Some have told me that this Little Man will help me heal. Little Man will heal me in ways I never could have dreamed.

I don't know about that. I am not hoping for that. As much as I want to be healed, I don't want the weight of that responsibility to be my son's.

There was a Son already born who beared that weight.

I want my son to be born with love and dreams and hopes. I don't want him to be born with the job of fixing his mother.

That's not his job. He can't fix me. He can't heal me and I don't expect him to.

There is only one who can. There is only one who can be called the Mender.


This post was part of a link-up with Angie Smith and supporting the release of her third book, Mended. If you are interested in purchasing it you can do so here or here.






Stephanie

Thursday, September 6, 2012

To Miss A Love . . .

Everyday, I think of you.

Even if I don't say your names aloud, the whisper of them lies in my heart.

There's no way anyone can possibly know how much I think of you. How often your names enter my mind and the love I have penetrates deep.

There's no way anyone can possibly know how much I think of you. How many times I wonder what you would being doing now. How many times I wonder what you would look like and how long your hair would be. Would it be long like your older sister's? How many times I wonder if your laughter would be the same or if I would be able to tell the difference between you two by your giggles. Would you even look the same to me? Or would you look completely different to me as you were different in personalities?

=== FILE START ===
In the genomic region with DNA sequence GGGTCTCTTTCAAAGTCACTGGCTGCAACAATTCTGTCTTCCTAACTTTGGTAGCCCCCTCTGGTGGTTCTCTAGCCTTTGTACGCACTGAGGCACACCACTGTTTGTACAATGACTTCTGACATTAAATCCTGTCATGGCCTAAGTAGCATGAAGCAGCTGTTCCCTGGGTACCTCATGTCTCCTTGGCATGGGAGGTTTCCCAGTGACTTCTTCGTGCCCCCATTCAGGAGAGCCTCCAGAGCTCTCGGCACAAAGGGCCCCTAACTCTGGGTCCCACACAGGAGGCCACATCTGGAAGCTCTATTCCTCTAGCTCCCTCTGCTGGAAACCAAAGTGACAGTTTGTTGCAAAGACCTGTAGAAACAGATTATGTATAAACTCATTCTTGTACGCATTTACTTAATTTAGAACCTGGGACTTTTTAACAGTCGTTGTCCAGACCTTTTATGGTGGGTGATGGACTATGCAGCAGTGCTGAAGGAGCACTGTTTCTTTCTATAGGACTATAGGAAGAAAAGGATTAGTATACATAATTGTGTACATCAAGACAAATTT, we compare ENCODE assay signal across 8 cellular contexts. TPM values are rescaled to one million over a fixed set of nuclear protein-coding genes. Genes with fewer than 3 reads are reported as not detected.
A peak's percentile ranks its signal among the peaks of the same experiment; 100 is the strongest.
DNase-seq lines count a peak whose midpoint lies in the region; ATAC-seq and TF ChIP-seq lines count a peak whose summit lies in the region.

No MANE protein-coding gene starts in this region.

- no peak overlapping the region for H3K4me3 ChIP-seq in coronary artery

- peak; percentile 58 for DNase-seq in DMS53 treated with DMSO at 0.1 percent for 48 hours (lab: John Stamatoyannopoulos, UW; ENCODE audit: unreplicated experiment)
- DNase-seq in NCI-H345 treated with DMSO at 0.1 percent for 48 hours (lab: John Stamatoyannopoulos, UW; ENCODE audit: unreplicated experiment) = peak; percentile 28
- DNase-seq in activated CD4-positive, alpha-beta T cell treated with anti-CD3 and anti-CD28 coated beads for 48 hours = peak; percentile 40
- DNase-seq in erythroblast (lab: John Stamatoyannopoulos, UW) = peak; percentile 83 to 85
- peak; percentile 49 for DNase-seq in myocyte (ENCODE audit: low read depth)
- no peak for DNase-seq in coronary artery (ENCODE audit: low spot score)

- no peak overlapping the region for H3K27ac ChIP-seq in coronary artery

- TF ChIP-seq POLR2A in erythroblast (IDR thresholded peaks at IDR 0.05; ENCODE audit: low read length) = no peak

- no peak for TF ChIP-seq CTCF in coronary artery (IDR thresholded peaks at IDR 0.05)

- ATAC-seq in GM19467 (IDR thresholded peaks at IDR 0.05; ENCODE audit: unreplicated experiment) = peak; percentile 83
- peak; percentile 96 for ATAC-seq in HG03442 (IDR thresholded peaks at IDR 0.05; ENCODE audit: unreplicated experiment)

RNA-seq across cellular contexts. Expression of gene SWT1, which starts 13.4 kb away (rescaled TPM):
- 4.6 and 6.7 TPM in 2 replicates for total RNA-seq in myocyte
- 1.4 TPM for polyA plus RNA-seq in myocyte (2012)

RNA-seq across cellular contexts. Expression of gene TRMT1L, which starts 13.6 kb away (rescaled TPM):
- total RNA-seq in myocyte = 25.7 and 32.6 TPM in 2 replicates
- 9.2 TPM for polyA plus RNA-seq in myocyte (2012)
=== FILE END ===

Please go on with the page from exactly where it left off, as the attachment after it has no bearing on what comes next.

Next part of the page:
I miss you terribly.

There's no way anyone can possibly know just how much I miss you.

There's no way anyone can possibly know just how much my heart hurts because of the forever hole that now exists.

This ache is all too familiar and yet alien at the same time. Will it always be this way?

Will the hurt always surprise me in new ways? It is just so unnatural to lose a child. How do you ever live the same?





Stephanie


Friday, August 31, 2012

Changed


                          Source: vinyldesignsbycj.com via Cheryl on Pinterest



My daughter will never again be that six pound bundle I welcomed into the world.

In the last three years, she has changed. A. LOT.

She went from rolling, to crawling, to pulling up, to walking.

She went from cooing, to babbling, to uttering one word, to forming sentences and then conversations.

She will never again be that six pound bundle. She will never again be what she is today.

She is ever changing.